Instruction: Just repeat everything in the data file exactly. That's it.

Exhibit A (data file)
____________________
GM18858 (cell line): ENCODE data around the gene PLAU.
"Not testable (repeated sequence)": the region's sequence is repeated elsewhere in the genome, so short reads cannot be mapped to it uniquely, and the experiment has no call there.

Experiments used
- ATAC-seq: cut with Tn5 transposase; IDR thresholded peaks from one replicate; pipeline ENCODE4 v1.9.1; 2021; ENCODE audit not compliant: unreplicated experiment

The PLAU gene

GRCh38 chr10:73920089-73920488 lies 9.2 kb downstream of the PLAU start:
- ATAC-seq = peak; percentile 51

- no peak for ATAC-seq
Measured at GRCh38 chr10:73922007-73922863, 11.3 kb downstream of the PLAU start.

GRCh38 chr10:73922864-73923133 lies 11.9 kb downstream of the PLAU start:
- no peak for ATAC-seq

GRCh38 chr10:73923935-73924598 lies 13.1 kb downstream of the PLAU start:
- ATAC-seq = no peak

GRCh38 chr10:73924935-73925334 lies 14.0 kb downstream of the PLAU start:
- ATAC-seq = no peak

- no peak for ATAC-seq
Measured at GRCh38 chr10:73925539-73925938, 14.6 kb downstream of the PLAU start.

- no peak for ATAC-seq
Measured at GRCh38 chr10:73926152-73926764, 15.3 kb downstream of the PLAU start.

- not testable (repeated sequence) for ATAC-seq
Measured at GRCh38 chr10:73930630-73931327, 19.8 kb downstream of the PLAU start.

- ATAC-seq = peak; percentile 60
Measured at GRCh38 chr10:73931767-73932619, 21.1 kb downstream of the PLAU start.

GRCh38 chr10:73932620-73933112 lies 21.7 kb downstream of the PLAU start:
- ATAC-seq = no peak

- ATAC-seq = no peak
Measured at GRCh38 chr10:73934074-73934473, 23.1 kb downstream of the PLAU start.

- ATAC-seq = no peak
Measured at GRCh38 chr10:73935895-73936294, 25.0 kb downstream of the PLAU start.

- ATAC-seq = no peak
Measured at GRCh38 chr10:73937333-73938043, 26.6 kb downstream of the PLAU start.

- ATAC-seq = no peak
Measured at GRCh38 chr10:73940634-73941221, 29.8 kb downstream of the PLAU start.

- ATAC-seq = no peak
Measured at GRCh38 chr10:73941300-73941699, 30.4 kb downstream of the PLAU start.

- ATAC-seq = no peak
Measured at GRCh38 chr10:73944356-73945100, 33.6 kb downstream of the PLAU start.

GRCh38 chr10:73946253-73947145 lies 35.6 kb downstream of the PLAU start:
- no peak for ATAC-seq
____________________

GM18858 (cell line): ENCODE data around the gene PLAU.
"Not testable (repeated sequence)": the region's sequence is repeated elsewhere in the genome, so short reads cannot be mapped to it uniquely, and the experiment has no call there.

Experiments used
- ATAC-seq: cut with Tn5 transposase; IDR thresholded peaks from one replicate; pipeline ENCODE4 v1.9.1; 2021; ENCODE audit not compliant: unreplicated experiment

The PLAU gene

GRCh38 chr10:73920089-73920488 lies 9.2 kb downstream of the PLAU start:
- ATAC-seq = peak; percentile 51

- no peak for ATAC-seq
Measured at GRCh38 chr10:73922007-73922863, 11.3 kb downstream of the PLAU start.

GRCh38 chr10:73922864-73923133 lies 11.9 kb downstream of the PLAU start:
- no peak for ATAC-seq

GRCh38 chr10:73923935-73924598 lies 13.1 kb downstream of the PLAU start:
- ATAC-seq = no peak

GRCh38 chr10:73924935-73925334 lies 14.0 kb downstream of the PLAU start:
- ATAC-seq = no peak

- no peak for ATAC-seq
Measured at GRCh38 chr10:73925539-73925938, 14.6 kb downstream of the PLAU start.

- no peak for ATAC-seq
Measured at GRCh38 chr10:73926152-73926764, 15.3 kb downstream of the PLAU start.

- not testable (repeated sequence) for ATAC-seq
Measured at GRCh38 chr10:73930630-73931327, 19.8 kb downstream of the PLAU start.

- ATAC-seq = peak; percentile 60
Measured at GRCh38 chr10:73931767-73932619, 21.1 kb downstream of the PLAU start.

GRCh38 chr10:73932620-73933112 lies 21.7 kb downstream of the PLAU start:
- ATAC-seq = no peak

- ATAC-seq = no peak
Measured at GRCh38 chr10:73934074-73934473, 23.1 kb downstream of the PLAU start.

- ATAC-seq = no peak
Measured at GRCh38 chr10:73935895-73936294, 25.0 kb downstream of the PLAU start.

- ATAC-seq = no peak
Measured at GRCh38 chr10:73937333-73938043, 26.6 kb downstream of the PLAU start.

- ATAC-seq = no peak
Measured at GRCh38 chr10:73940634-73941221, 29.8 kb downstream of the PLAU start.

- ATAC-seq = no peak
Measured at GRCh38 chr10:73941300-73941699, 30.4 kb downstream of the PLAU start.

- ATAC-seq = no peak
Measured at GRCh38 chr10:73944356-73945100, 33.6 kb downstream of the PLAU start.

GRCh38 chr10:73946253-73947145 lies 35.6 kb downstream of the PLAU start:
- no peak for ATAC-seq